Objective: The aim of this analysis was to assess the association between elevated blood glucose level and mortality in acute heart failure (AHF).
Background: Elevated blood glucose has been reported to be prognostically meaningful in patients with cardiac diagnoses, such as coronary artery disease. The short-term prognostic impact of hyperglycemia in AHF is unknown, however.
Methods: In a multinational cohort of AHF, we examined the ability of blood glucose concentrations at presentation to predict all-cause mortality by 30 days. Fully adjusted models for prognosis included a previous diagnosis of diabetes mellitus as a covariate.
Results: A total of 6,212 subjects with AHF (mean age, 72 years; 52.5% male) were studied; the median blood glucose concentration on arrival at the hospital was 7.5 mmol/l (135 mg/dl), and 41% had a previous diagnosis of diabetes mellitus (DM). After 30 days, 618 patients (10%) had died. Compared with survivors, decedents had significantly higher median blood glucose concentrations (8.9 mmol/l vs. 7.4 mmol/l; p < 0.0001). In the fully adjusted model, an elevated blood glucose level was an independent predictor of 30-day mortality in AHF (odds ratio: 2.19; 95% confidence interval: 1.69 to 2.83; p < 0.001). The risk associated with an elevated blood glucose level appeared consistent across all subgroups of patients, including patients with preserved (hazard ratio: 5.41; 95% confidence interval: 2.44 to 12.0; p < 0.0001) and impaired systolic function (hazard ratio: 2.37; 95% confidence interval: 1.57 to 3.59; p < 0.0001). Furthermore, in reclassification analyses, elevated blood glucose added significant prognostic information to clinical parameters alone (4.4% net reclassification improvement; p = 0.01).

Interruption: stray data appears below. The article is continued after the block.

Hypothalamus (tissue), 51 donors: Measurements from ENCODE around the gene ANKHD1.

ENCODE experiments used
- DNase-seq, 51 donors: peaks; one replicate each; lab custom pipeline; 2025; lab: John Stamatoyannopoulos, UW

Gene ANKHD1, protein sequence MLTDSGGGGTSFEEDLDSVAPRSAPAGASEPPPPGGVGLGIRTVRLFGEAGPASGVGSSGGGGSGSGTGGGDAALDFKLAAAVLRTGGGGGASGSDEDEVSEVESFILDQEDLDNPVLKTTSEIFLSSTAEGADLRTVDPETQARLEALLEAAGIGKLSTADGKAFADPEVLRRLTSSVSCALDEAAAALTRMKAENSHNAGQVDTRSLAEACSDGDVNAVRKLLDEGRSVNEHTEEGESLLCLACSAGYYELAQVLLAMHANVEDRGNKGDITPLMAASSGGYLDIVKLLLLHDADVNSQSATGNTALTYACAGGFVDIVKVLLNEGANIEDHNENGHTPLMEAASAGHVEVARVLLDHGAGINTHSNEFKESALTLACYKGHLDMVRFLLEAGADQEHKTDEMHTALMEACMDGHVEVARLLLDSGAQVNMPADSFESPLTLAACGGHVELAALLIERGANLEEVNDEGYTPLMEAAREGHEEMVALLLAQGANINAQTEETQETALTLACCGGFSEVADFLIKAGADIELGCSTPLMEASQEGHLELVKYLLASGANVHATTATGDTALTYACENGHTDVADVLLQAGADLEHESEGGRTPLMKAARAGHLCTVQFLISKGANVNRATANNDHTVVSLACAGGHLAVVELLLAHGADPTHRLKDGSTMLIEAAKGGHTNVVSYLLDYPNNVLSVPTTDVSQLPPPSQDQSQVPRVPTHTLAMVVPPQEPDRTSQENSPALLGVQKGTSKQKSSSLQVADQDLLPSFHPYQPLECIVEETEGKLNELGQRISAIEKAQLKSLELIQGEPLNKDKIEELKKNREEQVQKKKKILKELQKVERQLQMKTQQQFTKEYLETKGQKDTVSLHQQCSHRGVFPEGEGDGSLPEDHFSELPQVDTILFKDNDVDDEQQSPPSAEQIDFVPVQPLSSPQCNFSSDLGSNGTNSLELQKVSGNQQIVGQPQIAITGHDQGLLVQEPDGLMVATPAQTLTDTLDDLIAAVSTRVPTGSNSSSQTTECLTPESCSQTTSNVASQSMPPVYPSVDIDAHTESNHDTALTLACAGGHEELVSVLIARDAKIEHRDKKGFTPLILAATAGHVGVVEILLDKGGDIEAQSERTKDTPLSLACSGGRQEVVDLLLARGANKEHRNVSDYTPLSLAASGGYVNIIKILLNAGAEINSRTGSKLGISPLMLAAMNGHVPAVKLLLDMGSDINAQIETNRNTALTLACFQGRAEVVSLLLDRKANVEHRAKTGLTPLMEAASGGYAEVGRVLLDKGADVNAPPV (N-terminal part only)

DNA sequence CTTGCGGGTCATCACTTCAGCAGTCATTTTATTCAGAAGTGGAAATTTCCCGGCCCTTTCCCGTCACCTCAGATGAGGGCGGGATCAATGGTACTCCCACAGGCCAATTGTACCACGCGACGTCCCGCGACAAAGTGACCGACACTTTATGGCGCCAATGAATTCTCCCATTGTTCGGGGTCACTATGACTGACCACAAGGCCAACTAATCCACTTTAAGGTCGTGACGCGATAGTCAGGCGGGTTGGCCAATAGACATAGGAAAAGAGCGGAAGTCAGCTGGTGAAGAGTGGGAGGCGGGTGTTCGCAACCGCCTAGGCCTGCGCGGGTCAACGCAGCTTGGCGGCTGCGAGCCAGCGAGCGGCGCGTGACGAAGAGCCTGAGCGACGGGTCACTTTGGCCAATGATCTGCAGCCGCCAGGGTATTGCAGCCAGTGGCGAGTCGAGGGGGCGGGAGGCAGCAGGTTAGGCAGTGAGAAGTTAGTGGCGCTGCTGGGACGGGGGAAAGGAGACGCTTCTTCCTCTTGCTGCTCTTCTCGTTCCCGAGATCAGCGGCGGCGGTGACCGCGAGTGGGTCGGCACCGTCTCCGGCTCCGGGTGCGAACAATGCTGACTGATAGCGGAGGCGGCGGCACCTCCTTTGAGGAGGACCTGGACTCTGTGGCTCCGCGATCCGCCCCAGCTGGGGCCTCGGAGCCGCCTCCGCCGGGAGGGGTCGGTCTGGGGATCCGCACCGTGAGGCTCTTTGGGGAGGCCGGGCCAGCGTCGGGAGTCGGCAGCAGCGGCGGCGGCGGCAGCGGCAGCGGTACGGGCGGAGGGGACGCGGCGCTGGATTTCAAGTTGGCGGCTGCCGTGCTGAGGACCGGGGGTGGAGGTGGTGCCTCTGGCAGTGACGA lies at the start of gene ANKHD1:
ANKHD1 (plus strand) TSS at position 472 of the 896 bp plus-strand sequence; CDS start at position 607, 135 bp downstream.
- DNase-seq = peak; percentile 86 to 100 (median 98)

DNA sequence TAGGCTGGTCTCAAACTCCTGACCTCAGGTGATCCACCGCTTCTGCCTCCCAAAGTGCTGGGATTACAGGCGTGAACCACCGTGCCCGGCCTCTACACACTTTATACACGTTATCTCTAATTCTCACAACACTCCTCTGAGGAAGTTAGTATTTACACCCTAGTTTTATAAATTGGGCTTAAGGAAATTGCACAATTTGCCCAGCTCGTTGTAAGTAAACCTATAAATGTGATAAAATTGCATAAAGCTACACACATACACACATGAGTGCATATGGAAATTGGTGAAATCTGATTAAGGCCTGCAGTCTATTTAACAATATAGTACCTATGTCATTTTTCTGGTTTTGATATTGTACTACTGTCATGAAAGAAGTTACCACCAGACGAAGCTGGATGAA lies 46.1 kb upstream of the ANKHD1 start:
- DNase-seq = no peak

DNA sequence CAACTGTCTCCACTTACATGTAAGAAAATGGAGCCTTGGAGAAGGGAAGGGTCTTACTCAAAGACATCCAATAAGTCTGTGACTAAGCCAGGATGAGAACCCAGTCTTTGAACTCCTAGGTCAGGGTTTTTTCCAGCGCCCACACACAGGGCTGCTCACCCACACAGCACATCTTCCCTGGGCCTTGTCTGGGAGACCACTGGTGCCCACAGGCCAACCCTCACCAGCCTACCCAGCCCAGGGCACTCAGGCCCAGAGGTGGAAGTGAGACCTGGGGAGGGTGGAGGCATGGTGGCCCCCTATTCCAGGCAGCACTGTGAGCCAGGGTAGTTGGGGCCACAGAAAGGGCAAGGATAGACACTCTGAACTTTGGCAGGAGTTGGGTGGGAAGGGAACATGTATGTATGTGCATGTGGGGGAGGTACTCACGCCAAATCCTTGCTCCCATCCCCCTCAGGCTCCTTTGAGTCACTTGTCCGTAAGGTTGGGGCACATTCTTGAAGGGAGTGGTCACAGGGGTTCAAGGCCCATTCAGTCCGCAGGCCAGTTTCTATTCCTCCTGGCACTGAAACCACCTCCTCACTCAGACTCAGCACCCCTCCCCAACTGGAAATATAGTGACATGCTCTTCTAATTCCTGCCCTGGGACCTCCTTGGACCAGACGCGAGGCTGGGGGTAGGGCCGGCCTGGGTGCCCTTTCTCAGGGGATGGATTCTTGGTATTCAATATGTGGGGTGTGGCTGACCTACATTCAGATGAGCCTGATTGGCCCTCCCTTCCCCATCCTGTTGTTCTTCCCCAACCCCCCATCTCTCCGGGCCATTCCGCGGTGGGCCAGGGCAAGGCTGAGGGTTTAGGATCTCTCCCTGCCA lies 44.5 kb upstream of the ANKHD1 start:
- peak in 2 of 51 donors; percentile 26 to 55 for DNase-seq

Conclusions: Among patients with AHF, blood glucose concentrations at presentation are powerfully prognostic for 30-day mortality, independent of a diagnosis of diabetes mellitus or other clinical variables. Because blood glucose is easily modifiable, it may represent a valid target for therapeutic intervention.
Copyright © 2013 American College of Cardiology Foundation. Published by Elsevier Inc. All rights reserved.